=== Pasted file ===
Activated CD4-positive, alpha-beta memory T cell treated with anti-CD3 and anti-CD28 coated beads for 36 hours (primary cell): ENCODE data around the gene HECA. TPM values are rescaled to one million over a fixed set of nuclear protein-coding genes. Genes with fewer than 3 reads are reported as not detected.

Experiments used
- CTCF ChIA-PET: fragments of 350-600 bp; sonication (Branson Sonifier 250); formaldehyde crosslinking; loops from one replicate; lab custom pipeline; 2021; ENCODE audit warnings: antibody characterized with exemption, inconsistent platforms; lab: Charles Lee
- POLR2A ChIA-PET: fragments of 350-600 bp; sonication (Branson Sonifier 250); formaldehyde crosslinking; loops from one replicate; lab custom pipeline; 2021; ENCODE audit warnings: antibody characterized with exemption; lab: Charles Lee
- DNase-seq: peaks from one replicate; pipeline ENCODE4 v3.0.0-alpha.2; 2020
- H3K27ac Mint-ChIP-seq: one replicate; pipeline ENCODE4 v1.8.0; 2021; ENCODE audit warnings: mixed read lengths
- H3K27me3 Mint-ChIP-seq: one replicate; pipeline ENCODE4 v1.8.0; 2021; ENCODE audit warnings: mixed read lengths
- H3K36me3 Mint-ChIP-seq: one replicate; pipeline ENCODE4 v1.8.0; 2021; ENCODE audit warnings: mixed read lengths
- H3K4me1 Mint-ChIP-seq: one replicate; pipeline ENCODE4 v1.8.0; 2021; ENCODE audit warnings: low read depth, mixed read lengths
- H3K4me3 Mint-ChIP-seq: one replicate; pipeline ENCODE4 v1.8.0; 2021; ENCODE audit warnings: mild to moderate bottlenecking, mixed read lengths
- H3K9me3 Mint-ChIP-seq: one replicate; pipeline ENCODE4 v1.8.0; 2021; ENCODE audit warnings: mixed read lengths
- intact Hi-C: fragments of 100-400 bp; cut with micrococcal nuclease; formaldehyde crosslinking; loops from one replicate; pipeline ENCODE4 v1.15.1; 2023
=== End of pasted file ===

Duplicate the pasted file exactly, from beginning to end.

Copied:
Activated CD4-positive, alpha-beta memory T cell treated with anti-CD3 and anti-CD28 coated beads for 36 hours (primary cell): ENCODE data around the gene HECA. TPM values are rescaled to one million over a fixed set of nuclear protein-coding genes. Genes with fewer than 3 reads are reported as not detected.

Experiments used
- CTCF ChIA-PET: fragments of 350-600 bp; sonication (Branson Sonifier 250); formaldehyde crosslinking; loops from one replicate; lab custom pipeline; 2021; ENCODE audit warnings: antibody characterized with exemption, inconsistent platforms; lab: Charles Lee
- POLR2A ChIA-PET: fragments of 350-600 bp; sonication (Branson Sonifier 250); formaldehyde crosslinking; loops from one replicate; lab custom pipeline; 2021; ENCODE audit warnings: antibody characterized with exemption; lab: Charles Lee
- DNase-seq: peaks from one replicate; pipeline ENCODE4 v3.0.0-alpha.2; 2020
- H3K27ac Mint-ChIP-seq: one replicate; pipeline ENCODE4 v1.8.0; 2021; ENCODE audit warnings: mixed read lengths
- H3K27me3 Mint-ChIP-seq: one replicate; pipeline ENCODE4 v1.8.0; 2021; ENCODE audit warnings: mixed read lengths
- H3K36me3 Mint-ChIP-seq: one replicate; pipeline ENCODE4 v1.8.0; 2021; ENCODE audit warnings: mixed read lengths
- H3K4me1 Mint-ChIP-seq: one replicate; pipeline ENCODE4 v1.8.0; 2021; ENCODE audit warnings: low read depth, mixed read lengths
- H3K4me3 Mint-ChIP-seq: one replicate; pipeline ENCODE4 v1.8.0; 2021; ENCODE audit warnings: mild to moderate bottlenecking, mixed read lengths
- H3K9me3 Mint-ChIP-seq: one replicate; pipeline ENCODE4 v1.8.0; 2021; ENCODE audit warnings: mixed read lengths
- intact Hi-C: fragments of 100-400 bp; cut with micrococcal nuclease; formaldehyde crosslinking; loops from one replicate; pipeline ENCODE4 v1.15.1; 2023